Research ArticleNeuroscience

STIM2 Regulates Capacitive Ca2+ Entry in Neurons and Plays a Key Role in Hypoxic Neuronal Cell Death

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Science Signaling  20 Oct 2009:
Vol. 2, Issue 93, pp. ra67
DOI: 10.1126/scisignal.2000522

Resisting Ischemia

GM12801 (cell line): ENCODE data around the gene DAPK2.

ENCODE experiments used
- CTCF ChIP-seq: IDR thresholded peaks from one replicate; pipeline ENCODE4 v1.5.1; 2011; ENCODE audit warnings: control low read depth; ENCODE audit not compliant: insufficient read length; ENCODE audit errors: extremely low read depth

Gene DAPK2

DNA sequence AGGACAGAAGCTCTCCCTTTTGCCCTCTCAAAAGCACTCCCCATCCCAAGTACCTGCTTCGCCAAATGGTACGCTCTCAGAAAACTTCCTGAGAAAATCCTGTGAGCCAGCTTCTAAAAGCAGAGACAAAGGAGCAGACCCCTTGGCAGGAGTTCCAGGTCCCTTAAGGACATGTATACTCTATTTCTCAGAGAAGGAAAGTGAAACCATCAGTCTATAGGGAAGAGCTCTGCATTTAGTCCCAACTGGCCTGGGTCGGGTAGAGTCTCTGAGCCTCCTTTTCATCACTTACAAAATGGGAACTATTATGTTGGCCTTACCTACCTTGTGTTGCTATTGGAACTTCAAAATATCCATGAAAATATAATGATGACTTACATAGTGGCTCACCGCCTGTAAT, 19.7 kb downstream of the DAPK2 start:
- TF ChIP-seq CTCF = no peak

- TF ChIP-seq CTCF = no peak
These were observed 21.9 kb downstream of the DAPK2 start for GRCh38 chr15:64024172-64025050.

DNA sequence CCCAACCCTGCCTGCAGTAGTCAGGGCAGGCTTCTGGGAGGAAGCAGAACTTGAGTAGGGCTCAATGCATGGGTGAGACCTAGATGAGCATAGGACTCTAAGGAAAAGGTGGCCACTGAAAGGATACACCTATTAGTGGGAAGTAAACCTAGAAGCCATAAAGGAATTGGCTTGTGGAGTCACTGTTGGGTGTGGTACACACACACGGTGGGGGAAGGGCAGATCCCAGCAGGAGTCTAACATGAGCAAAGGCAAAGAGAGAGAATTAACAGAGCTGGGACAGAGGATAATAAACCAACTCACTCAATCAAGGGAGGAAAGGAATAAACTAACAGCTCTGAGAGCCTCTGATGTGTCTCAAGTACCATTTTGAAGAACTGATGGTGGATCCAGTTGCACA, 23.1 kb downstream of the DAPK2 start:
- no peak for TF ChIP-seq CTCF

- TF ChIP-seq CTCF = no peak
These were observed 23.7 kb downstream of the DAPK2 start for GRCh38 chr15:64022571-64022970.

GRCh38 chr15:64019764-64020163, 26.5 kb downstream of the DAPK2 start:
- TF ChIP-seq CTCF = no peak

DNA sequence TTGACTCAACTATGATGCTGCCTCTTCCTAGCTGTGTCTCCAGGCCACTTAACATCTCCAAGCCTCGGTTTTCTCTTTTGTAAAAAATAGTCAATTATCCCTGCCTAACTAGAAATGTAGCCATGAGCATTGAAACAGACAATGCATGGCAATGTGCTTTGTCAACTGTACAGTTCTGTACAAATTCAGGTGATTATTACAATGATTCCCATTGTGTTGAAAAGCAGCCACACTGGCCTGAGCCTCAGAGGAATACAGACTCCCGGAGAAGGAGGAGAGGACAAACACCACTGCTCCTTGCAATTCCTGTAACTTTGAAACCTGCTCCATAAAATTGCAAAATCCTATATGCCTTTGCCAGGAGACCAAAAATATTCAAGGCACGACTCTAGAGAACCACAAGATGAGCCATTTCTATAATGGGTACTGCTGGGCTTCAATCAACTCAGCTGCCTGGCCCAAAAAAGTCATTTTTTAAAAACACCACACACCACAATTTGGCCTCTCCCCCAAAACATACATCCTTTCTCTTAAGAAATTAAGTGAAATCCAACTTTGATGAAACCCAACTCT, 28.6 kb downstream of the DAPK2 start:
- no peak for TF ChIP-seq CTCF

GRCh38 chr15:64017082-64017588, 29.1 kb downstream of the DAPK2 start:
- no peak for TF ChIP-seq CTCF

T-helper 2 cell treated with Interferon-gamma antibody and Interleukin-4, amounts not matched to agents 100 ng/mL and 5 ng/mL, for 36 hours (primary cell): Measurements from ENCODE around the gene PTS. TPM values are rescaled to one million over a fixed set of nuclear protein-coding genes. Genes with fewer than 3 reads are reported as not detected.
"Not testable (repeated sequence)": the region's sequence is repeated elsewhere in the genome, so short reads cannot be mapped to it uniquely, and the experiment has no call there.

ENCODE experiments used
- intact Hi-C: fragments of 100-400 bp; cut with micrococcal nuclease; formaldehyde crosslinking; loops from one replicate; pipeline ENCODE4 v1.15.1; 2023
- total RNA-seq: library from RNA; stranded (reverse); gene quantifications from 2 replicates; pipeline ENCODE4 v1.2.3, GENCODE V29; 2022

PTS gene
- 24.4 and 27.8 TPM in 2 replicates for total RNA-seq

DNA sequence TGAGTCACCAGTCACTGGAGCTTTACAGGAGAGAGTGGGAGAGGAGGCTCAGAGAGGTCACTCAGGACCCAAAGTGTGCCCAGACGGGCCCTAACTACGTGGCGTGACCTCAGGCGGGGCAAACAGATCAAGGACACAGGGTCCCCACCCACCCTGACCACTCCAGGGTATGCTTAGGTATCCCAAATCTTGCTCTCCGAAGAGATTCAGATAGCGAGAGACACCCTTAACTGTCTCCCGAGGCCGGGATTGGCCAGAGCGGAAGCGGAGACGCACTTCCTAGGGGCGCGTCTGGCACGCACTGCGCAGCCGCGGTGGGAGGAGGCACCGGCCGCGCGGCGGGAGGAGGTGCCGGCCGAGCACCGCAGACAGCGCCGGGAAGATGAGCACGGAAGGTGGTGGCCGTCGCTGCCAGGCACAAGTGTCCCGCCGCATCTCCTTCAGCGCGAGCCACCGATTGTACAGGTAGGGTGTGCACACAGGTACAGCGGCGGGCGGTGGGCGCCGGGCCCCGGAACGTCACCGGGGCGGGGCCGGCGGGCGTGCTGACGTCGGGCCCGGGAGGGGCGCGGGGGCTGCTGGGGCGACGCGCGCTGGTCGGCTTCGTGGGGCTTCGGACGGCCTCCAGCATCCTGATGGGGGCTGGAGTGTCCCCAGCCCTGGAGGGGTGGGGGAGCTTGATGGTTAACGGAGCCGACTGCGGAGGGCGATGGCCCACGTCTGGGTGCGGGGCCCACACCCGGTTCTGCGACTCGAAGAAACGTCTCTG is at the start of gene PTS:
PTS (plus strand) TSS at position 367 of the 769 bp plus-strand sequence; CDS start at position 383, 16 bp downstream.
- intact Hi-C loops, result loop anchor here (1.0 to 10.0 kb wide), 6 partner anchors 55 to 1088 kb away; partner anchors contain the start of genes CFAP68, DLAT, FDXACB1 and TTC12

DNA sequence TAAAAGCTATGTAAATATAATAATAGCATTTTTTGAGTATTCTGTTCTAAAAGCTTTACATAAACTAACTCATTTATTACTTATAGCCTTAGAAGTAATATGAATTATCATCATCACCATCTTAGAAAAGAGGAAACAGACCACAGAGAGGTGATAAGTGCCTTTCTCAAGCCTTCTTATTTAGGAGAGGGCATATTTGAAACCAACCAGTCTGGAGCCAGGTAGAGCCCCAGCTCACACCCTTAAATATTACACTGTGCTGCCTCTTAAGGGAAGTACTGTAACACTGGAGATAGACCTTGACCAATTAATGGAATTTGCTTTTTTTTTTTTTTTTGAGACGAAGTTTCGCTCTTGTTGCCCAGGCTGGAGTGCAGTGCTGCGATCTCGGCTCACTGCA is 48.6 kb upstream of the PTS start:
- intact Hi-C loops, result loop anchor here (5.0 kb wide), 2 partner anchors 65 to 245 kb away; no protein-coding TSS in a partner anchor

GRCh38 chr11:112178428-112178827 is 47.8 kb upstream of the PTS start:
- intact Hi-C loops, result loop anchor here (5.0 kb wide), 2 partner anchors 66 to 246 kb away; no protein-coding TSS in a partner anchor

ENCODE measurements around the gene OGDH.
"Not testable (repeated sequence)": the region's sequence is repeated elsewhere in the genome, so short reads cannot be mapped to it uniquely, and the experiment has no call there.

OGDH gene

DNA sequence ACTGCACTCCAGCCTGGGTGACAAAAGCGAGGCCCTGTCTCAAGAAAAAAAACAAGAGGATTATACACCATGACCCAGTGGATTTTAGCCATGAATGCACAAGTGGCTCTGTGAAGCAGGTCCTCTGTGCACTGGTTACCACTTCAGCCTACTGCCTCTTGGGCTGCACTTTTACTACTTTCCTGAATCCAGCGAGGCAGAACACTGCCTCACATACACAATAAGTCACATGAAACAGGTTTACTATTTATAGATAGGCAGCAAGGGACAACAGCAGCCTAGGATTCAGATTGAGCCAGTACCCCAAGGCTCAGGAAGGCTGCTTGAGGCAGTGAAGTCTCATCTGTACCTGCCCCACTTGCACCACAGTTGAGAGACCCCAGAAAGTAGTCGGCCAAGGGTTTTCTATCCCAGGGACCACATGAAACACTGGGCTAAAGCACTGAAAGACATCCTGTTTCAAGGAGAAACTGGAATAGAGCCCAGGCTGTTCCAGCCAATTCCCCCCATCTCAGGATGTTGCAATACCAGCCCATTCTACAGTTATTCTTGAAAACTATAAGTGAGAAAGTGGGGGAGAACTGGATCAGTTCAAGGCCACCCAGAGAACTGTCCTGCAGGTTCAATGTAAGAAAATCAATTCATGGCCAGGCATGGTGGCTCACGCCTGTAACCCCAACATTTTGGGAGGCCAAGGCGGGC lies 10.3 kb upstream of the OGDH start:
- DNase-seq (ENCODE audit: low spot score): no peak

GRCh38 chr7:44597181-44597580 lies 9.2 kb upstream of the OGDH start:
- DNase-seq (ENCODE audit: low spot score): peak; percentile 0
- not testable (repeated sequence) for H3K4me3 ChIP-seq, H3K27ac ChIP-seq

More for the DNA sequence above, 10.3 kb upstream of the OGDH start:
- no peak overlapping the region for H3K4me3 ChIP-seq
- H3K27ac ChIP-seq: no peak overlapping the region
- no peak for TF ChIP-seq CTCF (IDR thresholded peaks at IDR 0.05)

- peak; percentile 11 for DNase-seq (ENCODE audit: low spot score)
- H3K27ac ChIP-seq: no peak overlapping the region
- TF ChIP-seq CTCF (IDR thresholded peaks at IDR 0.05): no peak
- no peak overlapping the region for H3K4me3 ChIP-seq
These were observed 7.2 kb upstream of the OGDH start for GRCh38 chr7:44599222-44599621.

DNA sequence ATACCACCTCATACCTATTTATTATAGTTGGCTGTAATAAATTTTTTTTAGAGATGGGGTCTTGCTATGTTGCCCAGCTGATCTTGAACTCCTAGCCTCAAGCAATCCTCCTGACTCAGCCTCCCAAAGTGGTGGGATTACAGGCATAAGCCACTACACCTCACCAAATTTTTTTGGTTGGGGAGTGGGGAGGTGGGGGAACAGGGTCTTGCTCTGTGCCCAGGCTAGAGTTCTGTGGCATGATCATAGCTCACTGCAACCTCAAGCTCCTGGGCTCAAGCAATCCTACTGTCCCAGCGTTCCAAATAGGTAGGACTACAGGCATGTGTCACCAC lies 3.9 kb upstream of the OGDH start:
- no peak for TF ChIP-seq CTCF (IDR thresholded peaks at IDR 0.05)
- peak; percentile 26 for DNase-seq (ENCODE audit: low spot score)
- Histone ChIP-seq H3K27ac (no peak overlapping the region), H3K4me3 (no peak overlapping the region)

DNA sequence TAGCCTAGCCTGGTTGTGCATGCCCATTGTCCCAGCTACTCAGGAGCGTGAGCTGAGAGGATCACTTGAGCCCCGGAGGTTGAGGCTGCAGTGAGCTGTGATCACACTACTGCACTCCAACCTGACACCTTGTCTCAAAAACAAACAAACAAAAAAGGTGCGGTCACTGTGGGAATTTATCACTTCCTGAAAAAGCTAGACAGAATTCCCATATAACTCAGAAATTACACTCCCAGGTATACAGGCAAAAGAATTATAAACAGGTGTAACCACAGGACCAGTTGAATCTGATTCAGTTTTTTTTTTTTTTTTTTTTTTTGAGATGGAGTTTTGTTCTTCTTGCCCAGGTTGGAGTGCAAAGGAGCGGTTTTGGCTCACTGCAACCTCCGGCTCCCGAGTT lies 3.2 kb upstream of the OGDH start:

Loss of blood flow to the brain—as can occur during a stroke—leads to the death of neurons, a process that involves a pathological increase in intracellular calcium. Berna-Erro et al. investigated the role of capacitive calcium entry (CCE), a process in which depletion of calcium from intracellular stores triggers its entry across the plasma membrane, in ischemia-induced calcium entry and neuronal death. The calcium-sensing molecule STIM1 is known to play a crucial role in mediating CCE in various cell types; in neurons, however, Berna-Erro et al. found that CCE depended instead on the closely related molecule STIM2. Neurons from mice lacking STIM2 were resistant to the effects of hypoxia in vitro; moreover, mice lacking STIM2 showed less neurological damage than did wild-type mice in a model of ischemic stroke. Thus, the authors conclude that STIM2 is critical to neuronal CCE and that CCE plays a role in neuronal death in ischemia.

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